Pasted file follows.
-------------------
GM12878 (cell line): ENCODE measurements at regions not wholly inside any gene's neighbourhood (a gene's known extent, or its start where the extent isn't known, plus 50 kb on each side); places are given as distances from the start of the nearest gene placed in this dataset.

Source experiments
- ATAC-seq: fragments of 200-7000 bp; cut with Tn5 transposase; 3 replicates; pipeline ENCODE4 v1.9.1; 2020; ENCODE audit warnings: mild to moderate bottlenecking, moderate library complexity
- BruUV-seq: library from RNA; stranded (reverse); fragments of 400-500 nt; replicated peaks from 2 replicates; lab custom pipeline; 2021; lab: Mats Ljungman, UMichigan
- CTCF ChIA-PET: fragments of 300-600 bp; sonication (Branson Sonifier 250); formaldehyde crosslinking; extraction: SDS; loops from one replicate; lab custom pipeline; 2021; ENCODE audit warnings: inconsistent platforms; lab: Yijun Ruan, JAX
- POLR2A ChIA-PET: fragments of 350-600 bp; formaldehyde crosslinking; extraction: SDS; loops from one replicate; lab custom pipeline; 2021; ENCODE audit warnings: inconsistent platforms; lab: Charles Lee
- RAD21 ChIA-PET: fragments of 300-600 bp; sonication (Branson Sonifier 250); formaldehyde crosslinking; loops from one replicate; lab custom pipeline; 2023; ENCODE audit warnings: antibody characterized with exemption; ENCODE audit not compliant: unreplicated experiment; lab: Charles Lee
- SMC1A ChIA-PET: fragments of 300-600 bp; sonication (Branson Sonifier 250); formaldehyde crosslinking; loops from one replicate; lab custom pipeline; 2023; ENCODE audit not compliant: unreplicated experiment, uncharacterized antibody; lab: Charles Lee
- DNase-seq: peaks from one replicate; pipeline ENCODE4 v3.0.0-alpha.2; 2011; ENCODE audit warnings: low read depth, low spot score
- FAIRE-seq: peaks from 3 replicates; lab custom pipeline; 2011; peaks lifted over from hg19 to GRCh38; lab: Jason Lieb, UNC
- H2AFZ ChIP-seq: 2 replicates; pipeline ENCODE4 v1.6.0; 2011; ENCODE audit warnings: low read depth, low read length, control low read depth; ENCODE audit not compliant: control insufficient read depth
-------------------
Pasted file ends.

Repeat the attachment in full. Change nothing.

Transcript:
GM12878 (cell line): ENCODE measurements at regions not wholly inside any gene's neighbourhood (a gene's known extent, or its start where the extent isn't known, plus 50 kb on each side); places are given as distances from the start of the nearest gene placed in this dataset.

Source experiments
- ATAC-seq: fragments of 200-7000 bp; cut with Tn5 transposase; 3 replicates; pipeline ENCODE4 v1.9.1; 2020; ENCODE audit warnings: mild to moderate bottlenecking, moderate library complexity
- BruUV-seq: library from RNA; stranded (reverse); fragments of 400-500 nt; replicated peaks from 2 replicates; lab custom pipeline; 2021; lab: Mats Ljungman, UMichigan
- CTCF ChIA-PET: fragments of 300-600 bp; sonication (Branson Sonifier 250); formaldehyde crosslinking; extraction: SDS; loops from one replicate; lab custom pipeline; 2021; ENCODE audit warnings: inconsistent platforms; lab: Yijun Ruan, JAX
- POLR2A ChIA-PET: fragments of 350-600 bp; formaldehyde crosslinking; extraction: SDS; loops from one replicate; lab custom pipeline; 2021; ENCODE audit warnings: inconsistent platforms; lab: Charles Lee
- RAD21 ChIA-PET: fragments of 300-600 bp; sonication (Branson Sonifier 250); formaldehyde crosslinking; loops from one replicate; lab custom pipeline; 2023; ENCODE audit warnings: antibody characterized with exemption; ENCODE audit not compliant: unreplicated experiment; lab: Charles Lee
- SMC1A ChIA-PET: fragments of 300-600 bp; sonication (Branson Sonifier 250); formaldehyde crosslinking; loops from one replicate; lab custom pipeline; 2023; ENCODE audit not compliant: unreplicated experiment, uncharacterized antibody; lab: Charles Lee
- DNase-seq: peaks from one replicate; pipeline ENCODE4 v3.0.0-alpha.2; 2011; ENCODE audit warnings: low read depth, low spot score
- FAIRE-seq: peaks from 3 replicates; lab custom pipeline; 2011; peaks lifted over from hg19 to GRCh38; lab: Jason Lieb, UNC
- H2AFZ ChIP-seq: 2 replicates; pipeline ENCODE4 v1.6.0; 2011; ENCODE audit warnings: low read depth, low read length, control low read depth; ENCODE audit not compliant: control insufficient read depth